The Cost of Style Over Substance


Last week, Robert X. Cringely did a fascinating four-part series1,2,3,4 on IBM’s failing fortunes.

It’s a great series of posts, and definitely worth your time, especially if you find you and your friends pondering the Old Guard’s tactical responses to current trends in our industry at cocktail parties5.

Cringely references a quotation from an old Steve Jobs interview to explain why the problem exists, and it really resonated:

The reason IBM can’t deliver is also explained well by Steve Jobs. It’s IBM’s maniacal fixation on process, once a strength but now a cancer.

“Companies get confused,” Jobs told me. “When they start getting bigger they want to replicate their initial success. And a lot of them think well somehow there is some magic in the process of how that success was created so they start to try to institutionalize process across the company. And before very long people get very confused that the process is the content6. And that’s ultimately the downfall of IBM. IBM has the best process people in the world. They just forgot about the content.”

This is a very astute observation7 and still an incredibly common problem, even today, with respect to process. You see it in organizations of all sizes, from start-ups to, well, IBM.

I think the issue stems from the notion that if it is assumed any good process can be scaled to any size organization or problem, then the structure of the process itself must be able to be extrapolated and specified. And because of this requirement that we do the heaving lifting to extrapolate, and all the work to specify it, it will remain consistent, and thus remain effective.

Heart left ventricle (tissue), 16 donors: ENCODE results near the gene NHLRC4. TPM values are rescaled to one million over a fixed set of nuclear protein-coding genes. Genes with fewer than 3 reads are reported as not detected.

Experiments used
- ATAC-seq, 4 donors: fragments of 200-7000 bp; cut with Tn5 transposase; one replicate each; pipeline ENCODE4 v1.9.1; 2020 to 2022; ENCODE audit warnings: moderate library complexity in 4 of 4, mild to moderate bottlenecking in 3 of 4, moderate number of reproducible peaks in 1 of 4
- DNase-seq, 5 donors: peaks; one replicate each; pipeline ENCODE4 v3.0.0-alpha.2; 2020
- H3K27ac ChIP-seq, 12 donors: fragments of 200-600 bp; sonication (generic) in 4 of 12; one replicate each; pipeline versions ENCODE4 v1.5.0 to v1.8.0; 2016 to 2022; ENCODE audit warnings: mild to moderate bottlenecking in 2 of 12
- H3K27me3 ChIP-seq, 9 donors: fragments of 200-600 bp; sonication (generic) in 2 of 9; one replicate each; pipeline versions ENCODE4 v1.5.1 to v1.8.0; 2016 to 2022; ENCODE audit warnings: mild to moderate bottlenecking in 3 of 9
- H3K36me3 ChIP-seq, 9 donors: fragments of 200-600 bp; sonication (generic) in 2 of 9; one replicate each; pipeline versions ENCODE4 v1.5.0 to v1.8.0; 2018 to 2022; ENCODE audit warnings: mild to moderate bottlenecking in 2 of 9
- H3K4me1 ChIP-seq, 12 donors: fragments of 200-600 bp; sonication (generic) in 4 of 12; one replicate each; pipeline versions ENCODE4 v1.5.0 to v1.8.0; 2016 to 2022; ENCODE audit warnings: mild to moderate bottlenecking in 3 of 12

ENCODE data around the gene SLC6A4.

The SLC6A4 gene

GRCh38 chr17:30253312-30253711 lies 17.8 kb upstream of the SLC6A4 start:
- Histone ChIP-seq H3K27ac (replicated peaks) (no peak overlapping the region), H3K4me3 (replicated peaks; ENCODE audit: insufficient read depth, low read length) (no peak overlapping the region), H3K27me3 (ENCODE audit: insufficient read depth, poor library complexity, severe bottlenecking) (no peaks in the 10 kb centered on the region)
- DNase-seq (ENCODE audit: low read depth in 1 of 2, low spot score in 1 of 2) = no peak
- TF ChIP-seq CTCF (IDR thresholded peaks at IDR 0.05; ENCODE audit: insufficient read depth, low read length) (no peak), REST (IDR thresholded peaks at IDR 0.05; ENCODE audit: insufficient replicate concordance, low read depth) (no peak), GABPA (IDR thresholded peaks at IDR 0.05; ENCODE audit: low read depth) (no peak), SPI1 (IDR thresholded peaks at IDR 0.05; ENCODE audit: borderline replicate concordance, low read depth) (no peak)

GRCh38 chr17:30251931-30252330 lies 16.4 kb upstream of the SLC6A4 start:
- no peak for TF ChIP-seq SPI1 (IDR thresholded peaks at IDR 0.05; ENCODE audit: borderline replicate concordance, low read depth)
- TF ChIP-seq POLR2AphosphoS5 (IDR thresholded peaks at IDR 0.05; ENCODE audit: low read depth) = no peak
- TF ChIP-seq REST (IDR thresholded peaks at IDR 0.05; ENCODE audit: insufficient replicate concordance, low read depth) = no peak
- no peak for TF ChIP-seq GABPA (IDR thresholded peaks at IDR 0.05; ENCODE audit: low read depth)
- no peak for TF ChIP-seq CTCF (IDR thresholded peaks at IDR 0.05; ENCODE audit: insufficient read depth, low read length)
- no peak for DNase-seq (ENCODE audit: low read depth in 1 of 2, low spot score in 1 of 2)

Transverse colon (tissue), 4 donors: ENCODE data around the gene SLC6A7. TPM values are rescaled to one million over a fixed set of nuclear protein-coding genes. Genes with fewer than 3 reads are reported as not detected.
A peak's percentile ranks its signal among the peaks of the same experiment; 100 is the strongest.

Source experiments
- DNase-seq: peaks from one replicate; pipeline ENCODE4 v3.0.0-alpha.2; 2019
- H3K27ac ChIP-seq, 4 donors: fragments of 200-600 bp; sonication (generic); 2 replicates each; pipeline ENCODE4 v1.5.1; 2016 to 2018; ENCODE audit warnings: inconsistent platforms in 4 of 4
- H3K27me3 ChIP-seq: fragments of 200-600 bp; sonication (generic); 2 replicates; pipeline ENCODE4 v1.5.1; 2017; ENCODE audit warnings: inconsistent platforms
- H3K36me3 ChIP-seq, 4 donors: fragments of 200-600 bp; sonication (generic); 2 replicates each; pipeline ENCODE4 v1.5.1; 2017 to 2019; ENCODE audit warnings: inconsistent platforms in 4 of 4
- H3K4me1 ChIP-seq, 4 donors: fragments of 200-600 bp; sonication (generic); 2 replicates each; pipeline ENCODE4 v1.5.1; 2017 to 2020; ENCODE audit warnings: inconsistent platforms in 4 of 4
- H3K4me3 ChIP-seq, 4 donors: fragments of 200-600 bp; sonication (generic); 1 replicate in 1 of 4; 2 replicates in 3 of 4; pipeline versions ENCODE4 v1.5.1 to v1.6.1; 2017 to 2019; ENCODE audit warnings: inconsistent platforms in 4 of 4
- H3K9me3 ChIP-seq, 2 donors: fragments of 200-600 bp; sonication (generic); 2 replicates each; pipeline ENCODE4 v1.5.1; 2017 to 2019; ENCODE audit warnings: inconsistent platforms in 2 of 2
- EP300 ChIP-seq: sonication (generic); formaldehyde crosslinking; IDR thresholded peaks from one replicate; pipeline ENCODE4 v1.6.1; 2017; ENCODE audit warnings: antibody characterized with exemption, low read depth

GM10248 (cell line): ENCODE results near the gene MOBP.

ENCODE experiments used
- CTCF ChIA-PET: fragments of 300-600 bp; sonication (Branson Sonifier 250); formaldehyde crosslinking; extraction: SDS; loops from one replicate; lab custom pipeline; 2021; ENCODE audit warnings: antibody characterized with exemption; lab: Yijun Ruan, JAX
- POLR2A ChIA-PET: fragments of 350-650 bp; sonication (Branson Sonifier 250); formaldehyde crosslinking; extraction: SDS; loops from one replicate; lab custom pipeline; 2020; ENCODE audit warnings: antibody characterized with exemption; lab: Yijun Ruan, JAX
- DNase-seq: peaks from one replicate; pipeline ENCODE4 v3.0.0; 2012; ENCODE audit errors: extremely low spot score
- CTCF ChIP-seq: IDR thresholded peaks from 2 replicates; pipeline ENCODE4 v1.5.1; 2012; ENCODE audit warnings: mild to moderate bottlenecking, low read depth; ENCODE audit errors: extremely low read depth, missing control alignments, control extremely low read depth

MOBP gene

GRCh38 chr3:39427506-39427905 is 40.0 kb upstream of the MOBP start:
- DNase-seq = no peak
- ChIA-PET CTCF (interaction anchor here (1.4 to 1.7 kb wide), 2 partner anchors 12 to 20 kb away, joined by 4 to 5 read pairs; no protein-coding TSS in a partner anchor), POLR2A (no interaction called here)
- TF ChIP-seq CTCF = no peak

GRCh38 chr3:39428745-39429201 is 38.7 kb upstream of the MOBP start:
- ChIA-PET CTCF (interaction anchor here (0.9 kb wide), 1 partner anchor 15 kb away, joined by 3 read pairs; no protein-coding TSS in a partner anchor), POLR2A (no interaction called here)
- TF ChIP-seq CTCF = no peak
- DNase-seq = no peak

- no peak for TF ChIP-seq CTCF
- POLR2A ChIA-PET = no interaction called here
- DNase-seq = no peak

It’s a tantalizing notion. If true, it would mean one can make their finely tuned, tweaked, “perfect”-process into an asset, which they can apply everywhere and/or sell.

While there might be some truth in that—certainly, many attempt to make a living doing exactly that—ultimately the structure-of-the-structure of the process8 is more important than the structure of the process.

Put another way: good organizational (build/release) process has aspects that are clearly consistent across organizational size and disciplines, but trying to bolt the steps of a enterprise corporate security firm’s release process onto, say, a desktop client for a cloud-based media product, is a recipe for a lot of consternation9.

Pre-landing checklists obviously make sense for A380s just as much as they do for 182s; good checklists in both cases will have a natural flow which is backed up by the accompanying equipment’s ergonomics, seamlessly incorporate multiple checks for critical items, and are designed to fail-as-safely-as-possible.

But they’re very different checklists.

The desire to force “wrong-sized” process is what makes everyone roll their eyes and make that “I’m gonna barf”-motion capital-P Process comes up.

Figuring out what needs to go on their own release checklists, making it logically flow between their infrastructure and processes, and fine-tuning is one of my favorite exercises with my clients10.

One size certainly does not fit all, and transplanting process wholesale seldom works. But when we dissect effective process (and process management) from other disciplines, by taking a look at its structure, not the process itself, we can learn something applicable to release engineering.

And very valuable, too.

1 Part 1
2 Part 2
3 Part 3
4 Part 4
5 As I often do…
6 Cringely later clarifies: “In this instance content means the deliverable, whether a product or service.”
7 As most of Jobs’ are…
8 How very meta!
9 This may be obvious, but I see it all the time. Usually in reverse
10 If it’s something you struggle with, we should chat!